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  • January 2016: Ritual slaughter

The concern to take into account animal suffering frequently raises questions about the practice of ritual slaughter, where the animal’s throat is slit without its being first stunned; several associations and movements advocate against this practice (see for example www.abattagerituel.com/). On 24 November, the President of the French Veterinary Council stated at a conference held in the Senate that “any slaughtered animal must be effectively rendered unconscious, prior to bleeding and until the end of the slaughter”, prompting indignation from Haïm Korsia, the Chief Rabbi of France.
The Ministry of Agriculture, in its response of 5 January to a written parliamentary question from the Socialist MP Hervé Féron (Question No. 90855) calling into question exemptions to the obligation to stun animals, recalled that ritual slaughter, carried out without prior stunning of the animal, “falling within the free exercise of worship”, is governed by French and European law and that this derogation to the law “does not infringe on the principle of secularism” (on the legal framework of ritual slaughter, see the chapter on the legal status of religions, and the other specific provisions).
Indicating that the issue remains topical, a working group on ritual slaughter in France has been set up. It is facilitated by the Ministry of the Interior’s Office of Worship and had been planned since the first meeting of the dialogue body with the Muslim faith on 15 June 2015. It plans to publish a practical guide on the subject in March.
The practitioners assert the need for this method of slaughter in the name of their religious precepts; between supporters of religious freedom who deem it necessary that this method of slaughter exists, and supporters of the protection of animals who deem that it causes unnecessary suffering to the animals slaughtered, the debate remains lively.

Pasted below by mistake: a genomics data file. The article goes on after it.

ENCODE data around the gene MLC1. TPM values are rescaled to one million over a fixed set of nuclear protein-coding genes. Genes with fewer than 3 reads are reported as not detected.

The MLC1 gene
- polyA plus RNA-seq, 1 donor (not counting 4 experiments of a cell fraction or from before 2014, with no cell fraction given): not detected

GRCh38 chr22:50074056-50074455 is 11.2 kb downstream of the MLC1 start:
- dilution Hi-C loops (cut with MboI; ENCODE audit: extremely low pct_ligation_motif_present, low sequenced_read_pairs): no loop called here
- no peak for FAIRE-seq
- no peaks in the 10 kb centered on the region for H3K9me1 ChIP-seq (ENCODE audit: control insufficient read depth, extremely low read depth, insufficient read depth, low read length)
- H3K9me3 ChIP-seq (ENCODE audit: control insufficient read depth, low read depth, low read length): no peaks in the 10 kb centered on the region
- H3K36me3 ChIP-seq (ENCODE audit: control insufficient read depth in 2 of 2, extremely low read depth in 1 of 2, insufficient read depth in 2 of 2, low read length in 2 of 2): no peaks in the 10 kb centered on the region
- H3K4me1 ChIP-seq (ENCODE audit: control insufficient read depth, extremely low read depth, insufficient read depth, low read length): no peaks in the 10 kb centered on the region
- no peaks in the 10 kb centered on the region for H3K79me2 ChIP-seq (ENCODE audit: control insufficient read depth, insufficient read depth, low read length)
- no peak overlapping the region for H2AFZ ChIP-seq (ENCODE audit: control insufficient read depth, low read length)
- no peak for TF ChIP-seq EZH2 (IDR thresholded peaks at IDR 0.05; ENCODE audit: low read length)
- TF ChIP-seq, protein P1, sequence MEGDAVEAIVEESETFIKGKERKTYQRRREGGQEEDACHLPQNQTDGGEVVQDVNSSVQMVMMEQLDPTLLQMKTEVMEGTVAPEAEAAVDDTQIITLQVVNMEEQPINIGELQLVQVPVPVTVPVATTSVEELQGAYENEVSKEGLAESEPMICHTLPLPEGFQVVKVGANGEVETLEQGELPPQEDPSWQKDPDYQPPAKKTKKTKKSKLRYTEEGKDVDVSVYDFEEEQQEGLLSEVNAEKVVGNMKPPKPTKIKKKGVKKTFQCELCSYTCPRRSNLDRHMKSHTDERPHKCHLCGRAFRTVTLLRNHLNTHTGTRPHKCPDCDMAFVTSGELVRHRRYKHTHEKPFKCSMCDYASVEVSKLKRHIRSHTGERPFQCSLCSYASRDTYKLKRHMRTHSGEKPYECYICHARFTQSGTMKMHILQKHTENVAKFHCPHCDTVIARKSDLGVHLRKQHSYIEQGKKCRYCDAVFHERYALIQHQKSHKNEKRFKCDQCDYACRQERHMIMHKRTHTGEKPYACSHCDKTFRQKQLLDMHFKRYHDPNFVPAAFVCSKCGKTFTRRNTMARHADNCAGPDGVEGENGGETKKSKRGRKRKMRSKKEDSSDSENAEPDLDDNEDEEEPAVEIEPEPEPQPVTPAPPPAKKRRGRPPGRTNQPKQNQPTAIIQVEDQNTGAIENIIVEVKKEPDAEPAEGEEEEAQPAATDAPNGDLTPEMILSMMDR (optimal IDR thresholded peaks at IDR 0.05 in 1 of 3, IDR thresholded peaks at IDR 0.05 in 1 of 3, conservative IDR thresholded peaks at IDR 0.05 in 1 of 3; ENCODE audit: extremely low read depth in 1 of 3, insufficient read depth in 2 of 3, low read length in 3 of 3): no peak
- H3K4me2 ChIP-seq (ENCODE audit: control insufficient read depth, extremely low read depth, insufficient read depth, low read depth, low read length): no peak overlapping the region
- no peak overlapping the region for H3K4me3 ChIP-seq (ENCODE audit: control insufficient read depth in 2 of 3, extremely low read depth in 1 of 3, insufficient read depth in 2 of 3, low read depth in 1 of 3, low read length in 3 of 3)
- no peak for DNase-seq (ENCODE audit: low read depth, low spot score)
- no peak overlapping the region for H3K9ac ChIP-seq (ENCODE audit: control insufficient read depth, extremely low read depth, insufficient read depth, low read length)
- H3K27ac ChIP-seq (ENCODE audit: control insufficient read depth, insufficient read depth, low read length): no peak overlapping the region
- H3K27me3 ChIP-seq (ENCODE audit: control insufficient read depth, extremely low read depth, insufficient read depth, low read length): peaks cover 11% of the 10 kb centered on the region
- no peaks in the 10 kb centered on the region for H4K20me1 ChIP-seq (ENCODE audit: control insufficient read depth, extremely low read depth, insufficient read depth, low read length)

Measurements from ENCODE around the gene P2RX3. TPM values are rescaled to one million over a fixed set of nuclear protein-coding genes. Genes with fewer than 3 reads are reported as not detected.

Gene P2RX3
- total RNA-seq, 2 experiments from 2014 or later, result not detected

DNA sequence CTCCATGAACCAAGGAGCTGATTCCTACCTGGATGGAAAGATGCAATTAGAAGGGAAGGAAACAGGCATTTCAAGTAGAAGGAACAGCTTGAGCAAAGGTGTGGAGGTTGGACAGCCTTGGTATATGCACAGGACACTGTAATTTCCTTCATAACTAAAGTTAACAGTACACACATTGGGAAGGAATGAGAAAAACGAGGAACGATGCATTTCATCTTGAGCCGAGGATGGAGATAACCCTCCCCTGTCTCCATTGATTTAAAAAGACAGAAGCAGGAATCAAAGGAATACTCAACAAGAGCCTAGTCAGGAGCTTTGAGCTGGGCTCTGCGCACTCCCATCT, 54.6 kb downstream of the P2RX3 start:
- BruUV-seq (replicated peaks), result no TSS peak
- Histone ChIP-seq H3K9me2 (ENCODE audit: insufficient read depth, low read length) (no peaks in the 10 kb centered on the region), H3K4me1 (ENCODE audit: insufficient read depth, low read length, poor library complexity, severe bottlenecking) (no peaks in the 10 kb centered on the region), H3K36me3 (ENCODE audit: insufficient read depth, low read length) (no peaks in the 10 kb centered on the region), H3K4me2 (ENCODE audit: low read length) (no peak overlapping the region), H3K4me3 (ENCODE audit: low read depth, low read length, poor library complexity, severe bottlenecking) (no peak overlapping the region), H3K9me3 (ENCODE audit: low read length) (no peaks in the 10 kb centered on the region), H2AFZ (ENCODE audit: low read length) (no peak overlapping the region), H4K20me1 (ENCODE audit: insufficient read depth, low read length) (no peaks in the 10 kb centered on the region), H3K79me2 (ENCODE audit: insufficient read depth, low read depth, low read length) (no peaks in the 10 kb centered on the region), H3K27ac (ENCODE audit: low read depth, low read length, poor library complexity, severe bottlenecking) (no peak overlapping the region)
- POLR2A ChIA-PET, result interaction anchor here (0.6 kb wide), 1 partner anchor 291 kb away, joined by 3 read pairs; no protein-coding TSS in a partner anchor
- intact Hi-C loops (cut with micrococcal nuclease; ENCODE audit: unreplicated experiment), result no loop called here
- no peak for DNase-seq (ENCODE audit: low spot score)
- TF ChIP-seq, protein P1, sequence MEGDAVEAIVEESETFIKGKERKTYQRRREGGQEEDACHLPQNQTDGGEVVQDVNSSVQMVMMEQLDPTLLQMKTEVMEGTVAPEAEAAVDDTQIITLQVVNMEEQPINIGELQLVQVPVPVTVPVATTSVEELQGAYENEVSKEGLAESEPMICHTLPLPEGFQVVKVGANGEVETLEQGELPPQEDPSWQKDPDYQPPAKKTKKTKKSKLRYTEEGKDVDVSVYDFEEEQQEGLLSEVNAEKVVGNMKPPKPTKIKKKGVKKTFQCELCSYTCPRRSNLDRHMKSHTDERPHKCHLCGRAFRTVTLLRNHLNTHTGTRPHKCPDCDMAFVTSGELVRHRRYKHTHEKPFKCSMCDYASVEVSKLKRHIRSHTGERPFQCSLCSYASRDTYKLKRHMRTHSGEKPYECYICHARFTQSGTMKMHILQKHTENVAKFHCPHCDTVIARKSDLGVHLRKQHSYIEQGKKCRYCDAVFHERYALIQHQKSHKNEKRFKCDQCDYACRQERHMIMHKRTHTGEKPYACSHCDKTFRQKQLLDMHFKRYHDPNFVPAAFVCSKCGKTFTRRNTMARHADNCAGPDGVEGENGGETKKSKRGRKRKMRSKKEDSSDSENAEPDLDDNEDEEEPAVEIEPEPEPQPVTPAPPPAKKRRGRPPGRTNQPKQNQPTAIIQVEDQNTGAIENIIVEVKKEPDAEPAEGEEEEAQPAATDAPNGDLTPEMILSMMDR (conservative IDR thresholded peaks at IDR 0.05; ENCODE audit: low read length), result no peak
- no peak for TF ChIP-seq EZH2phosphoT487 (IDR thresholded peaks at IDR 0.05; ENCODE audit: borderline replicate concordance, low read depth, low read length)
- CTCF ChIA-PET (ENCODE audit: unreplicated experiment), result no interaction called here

Anne-Laure Zwilling
  • 15 July 2013: State Council decision on ritual slaughter

Article R. 241-70 of the Rural and Maritime Fishing Code allows for an exception to the obligation to stun animals prior to their slaughter or to being put down, should it be incompatible with the practice of ritual slaughter. An association providing assistance to animals in slaughterhouses (Oeuvre d’assistance aux bêtes d’abattoir) had lodged an appeal against the Prime Minister’s refusal to repeal these provisions.

In its decision of 5 July 2013, the Council of State ruled that the provision allowing for the possibility of derogating from the obligation of prior stunning for practising ritual slaughter, which was enacted with the aim of reconciling the objectives of public health policy and equal respect for beliefs and religious traditions, did not violate the principle of secularity. It recalled that the principle of secularity imposes not only equality of all citizens before the law without distinction to religion and with respect for all beliefs, but also that the French Republic guarantees the free exercise of worship.

For further information:
- CE, 5 July 2013, no. 361441, Oeuvre d’assistance aux bêtes d’abattoir

Françoise Curtit

D 10 March 2016    AAnne-Laure Zwilling AFrançoise Curtit

CNRS Unistra Dres Gsrl

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